The returned data, presented on Figure 9, shows that user johnd modified the file Report 6-12-2021.txt. It also returns the timestamp of this event. This information allows us to discover who modified the file and at what time.

Identifying the user that modified Report 6-12-2021.txt file

Figure 9. Identifying the user that modified Report 6-12-2021.txt file

Since we enabled auditing of all file system events for Everyone, let’s see how to find out who deleted this file. To obtain this information, we execute the following query:

fields @timestamp@message

| parse @message /<EventID>(?<EventID>(.|\n)*?)<\/EventID>/

| parse @message /<Data Name='ObjectName'>(?<ObjectName>(.|\n)*?)<\/Data>/

| parse @message /<Keywords>(?<Keywords>(.|\n)*?)<\/Keywords>/

| parse @message /<Data Name='SubjectUserName'>(?<SubjectUserName>(.|\n)*?)<\/Data>/

| parse @message /<Data Name='AccessList'>(?<AccessList>(.|\n)*?)<\/Data>/

| parse @message /<Data Name='AccessReason'>(?<AccessReason>(.|\n)*?)<\/Data>/

| filter EventID = '4659' and ObjectName like 'Report 6-12-2021.txt' and AccessList like '%%1537'

The query returns the information about Event ID 4659 (A handle to an object was requested with intent to delete) and the AccessList value of %%1537, which indicates that the right to delete object was exercised. The query result is presented in Figure 10.

Identifying the user that deleted Report 6-12-2021.txt file

Figure 10. Identifying the user that deleted Report 6-12-2021.txt file

As you can see, we discovered that user johnd deleted the file Report 6-12-2021.txt, along with the exact timestamp of this event.

Until now, we have only investigated Success auditing events. However, our file system is also enabled to record Failure auditing events. Let’s find out if we can discover auditing records related to a failed attempt to modify permissions on the folder as shown in Figure 4.

According to 4656(S, F) A handle to an object was requested, we would be interested in the EventID 4656. However, since we’d like to discover who attempted unsuccessfully to modify file permissions, we are interested in the Access Denied events. These events are represented by the Keywords field with the value of 0x8010000000000000. To accomplish this task, we run the following query:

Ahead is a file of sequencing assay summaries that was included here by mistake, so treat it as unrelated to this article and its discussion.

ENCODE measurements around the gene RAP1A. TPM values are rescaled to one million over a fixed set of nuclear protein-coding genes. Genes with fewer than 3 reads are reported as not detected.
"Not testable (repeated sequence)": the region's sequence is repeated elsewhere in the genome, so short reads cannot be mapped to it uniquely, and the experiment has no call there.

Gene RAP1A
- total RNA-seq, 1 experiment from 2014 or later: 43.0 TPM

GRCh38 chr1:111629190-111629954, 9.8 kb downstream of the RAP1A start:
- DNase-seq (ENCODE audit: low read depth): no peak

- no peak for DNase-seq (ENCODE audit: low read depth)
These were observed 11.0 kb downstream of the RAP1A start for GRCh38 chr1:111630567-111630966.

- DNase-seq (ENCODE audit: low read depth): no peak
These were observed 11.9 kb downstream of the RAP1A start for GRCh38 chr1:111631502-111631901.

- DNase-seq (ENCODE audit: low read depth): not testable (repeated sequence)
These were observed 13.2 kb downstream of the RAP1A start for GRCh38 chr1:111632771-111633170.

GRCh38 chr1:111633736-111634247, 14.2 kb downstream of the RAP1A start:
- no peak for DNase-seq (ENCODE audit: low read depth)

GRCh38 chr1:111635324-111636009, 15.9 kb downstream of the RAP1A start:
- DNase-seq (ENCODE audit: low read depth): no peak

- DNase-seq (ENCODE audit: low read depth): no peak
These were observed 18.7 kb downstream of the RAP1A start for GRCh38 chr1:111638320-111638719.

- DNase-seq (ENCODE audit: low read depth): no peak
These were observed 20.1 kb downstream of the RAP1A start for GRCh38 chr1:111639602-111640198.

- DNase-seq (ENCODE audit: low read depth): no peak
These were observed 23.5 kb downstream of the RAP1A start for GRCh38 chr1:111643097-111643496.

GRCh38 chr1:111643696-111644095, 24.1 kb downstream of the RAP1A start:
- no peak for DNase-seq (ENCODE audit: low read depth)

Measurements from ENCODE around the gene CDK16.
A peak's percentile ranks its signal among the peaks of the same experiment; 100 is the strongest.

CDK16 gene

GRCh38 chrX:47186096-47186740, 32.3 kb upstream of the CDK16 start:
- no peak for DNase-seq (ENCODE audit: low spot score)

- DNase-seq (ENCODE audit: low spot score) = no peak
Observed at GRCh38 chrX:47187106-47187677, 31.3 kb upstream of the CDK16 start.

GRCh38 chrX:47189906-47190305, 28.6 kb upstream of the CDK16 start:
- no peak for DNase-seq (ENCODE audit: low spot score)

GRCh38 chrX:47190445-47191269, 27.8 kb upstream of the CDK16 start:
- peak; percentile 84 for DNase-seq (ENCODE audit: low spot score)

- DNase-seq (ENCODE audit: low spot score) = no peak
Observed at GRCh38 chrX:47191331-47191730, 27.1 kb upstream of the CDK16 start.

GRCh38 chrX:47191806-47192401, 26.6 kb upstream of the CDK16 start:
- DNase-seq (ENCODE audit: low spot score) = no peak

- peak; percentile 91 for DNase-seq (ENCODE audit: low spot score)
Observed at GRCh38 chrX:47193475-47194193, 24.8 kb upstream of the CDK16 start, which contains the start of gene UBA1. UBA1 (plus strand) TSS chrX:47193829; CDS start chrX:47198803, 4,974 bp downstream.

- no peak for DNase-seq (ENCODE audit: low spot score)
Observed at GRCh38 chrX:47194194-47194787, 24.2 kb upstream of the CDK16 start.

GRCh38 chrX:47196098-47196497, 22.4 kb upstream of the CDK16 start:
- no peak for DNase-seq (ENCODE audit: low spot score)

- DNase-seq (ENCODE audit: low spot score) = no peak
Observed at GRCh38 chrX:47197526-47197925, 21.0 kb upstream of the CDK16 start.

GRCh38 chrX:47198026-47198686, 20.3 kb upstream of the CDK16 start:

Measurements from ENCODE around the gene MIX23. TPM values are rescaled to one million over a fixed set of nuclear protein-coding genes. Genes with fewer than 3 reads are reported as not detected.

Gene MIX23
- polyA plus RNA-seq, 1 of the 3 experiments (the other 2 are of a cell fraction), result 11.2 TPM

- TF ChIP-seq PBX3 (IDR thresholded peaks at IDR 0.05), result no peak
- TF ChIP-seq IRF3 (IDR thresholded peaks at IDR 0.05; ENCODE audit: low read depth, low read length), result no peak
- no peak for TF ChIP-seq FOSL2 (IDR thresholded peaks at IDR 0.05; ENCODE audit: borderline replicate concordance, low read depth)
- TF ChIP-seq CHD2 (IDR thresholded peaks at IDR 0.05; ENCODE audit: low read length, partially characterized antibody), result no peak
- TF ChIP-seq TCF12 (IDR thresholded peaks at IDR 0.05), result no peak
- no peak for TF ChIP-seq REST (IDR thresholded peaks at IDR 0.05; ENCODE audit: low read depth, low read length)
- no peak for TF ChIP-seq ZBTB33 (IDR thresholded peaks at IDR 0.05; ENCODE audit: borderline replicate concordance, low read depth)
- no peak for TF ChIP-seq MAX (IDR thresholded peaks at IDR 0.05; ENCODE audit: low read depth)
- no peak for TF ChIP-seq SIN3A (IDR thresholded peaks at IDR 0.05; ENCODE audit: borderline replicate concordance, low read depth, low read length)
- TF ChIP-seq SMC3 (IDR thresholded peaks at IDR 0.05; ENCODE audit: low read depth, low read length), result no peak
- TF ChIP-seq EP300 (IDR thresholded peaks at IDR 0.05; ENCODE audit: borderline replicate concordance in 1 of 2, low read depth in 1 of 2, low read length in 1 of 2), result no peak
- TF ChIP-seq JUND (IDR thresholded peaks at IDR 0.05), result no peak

fields @timestamp@message

| parse @message /<EventID>(?<EventID>(.|\n)*?)<\/EventID>/

| parse @message /<Data Name='ObjectName'>(?<ObjectName>(.|\n)*?)<\/Data>/

| parse @message /<Keywords>(?<Keywords>(.|\n)*?)<\/Keywords>/

| parse @message /<Data Name='SubjectUserName'>(?<SubjectUserName>(.|\n)*?)<\/Data>/

| parse @message /<Data Name='AccessList'>(?<AccessList>(.|\n)*?)<\/Data>/

| parse @message /<Data Name='AccessReason'>(?<AccessReason>(.|\n)*?)<\/Data>/

| filter EventID = '4656' and ObjectName like 'Accounting' and Keywords like '0x801'

The output of the query, presented in Figure 11, clearly identifies the user who attempted to modify folder permissions unsuccessfully.

Identifying failed attempt to modify permissions on Accounting folder

Figure 11. Identifying failed attempt to modify permissions on Accounting folder

Analyze user activity with Amazon DynamoDB and PartiQL Query Language

Streaming audit records to DynamoDB

When you enable file access auditing for your FSx for Windows File Server file system, you are given an option to select CloudWatch log group or accept a default /aws/fsx/windows. A log stream with the name audit_<file-system-id> will be created in the selected group to contain audit records. Log stream naming conventions allow multiple file systems to use the same log group. In our environment the Log group name is /aws/accessaudit